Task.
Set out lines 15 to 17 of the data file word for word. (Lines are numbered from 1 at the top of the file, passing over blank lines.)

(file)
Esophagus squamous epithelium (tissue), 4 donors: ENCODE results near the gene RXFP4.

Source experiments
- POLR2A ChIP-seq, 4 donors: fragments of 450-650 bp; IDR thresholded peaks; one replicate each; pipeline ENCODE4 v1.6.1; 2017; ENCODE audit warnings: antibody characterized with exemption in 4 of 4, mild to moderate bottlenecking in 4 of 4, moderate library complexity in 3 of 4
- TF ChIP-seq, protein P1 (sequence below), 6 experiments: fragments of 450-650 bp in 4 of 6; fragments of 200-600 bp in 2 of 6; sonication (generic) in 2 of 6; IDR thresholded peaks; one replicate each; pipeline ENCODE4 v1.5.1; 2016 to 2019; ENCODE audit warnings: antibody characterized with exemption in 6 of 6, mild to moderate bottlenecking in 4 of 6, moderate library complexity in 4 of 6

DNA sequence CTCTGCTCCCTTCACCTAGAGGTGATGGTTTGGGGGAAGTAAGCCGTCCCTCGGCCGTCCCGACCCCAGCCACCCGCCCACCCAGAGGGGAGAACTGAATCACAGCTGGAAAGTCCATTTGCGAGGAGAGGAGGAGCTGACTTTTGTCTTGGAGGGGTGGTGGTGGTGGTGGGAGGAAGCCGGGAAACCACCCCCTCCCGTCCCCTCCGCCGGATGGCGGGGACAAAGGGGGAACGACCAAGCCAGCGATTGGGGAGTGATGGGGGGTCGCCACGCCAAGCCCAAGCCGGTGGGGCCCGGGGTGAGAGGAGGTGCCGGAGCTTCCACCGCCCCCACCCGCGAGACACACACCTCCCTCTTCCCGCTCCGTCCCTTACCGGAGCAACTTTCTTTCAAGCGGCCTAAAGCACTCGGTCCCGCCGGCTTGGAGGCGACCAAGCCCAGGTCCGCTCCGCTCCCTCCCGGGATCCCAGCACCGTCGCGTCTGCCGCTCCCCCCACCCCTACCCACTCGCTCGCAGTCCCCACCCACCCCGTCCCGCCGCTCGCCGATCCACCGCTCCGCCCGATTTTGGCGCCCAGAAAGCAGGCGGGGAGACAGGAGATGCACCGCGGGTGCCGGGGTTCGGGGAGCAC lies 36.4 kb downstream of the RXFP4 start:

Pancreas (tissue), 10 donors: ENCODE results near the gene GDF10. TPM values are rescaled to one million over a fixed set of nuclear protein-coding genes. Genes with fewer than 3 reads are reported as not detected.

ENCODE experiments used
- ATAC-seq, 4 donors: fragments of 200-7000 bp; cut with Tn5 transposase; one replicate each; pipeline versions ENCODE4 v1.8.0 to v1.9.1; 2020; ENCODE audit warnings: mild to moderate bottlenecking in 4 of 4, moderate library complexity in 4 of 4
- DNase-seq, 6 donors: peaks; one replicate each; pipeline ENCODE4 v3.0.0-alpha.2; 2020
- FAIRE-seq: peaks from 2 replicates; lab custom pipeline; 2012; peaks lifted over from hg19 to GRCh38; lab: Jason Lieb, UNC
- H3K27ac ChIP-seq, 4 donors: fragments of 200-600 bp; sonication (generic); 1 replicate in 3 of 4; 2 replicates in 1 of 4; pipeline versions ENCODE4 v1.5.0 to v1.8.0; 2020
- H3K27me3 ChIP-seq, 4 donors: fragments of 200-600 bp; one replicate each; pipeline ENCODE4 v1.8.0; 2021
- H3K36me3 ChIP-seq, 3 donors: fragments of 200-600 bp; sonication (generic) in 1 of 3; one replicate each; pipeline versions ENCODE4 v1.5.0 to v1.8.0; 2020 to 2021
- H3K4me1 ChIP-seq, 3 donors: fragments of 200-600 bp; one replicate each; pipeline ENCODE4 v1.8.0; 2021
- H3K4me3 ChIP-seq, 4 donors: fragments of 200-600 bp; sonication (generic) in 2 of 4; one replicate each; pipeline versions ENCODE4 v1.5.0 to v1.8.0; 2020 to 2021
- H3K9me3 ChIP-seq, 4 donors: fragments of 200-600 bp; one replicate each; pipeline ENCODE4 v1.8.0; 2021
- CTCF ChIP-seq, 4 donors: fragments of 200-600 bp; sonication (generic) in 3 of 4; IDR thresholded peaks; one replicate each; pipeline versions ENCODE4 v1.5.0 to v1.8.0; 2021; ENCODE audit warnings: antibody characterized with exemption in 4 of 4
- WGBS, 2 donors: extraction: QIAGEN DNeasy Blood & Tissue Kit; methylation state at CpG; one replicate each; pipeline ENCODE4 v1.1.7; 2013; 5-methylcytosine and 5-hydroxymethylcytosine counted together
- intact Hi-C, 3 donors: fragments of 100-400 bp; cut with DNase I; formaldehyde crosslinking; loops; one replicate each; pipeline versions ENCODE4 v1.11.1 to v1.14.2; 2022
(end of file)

- H3K4me3 ChIP-seq, 4 donors: fragments of 200-600 bp; sonication (generic) in 2 of 4; one replicate each; pipeline versions ENCODE4 v1.5.0 to v1.8.0; 2020 to 2021
- H3K9me3 ChIP-seq, 4 donors: fragments of 200-600 bp; one replicate each; pipeline ENCODE4 v1.8.0; 2021
- CTCF ChIP-seq, 4 donors: fragments of 200-600 bp; sonication (generic) in 3 of 4; IDR thresholded peaks; one replicate each; pipeline versions ENCODE4 v1.5.0 to v1.8.0; 2021; ENCODE audit warnings: antibody characterized with exemption in 4 of 4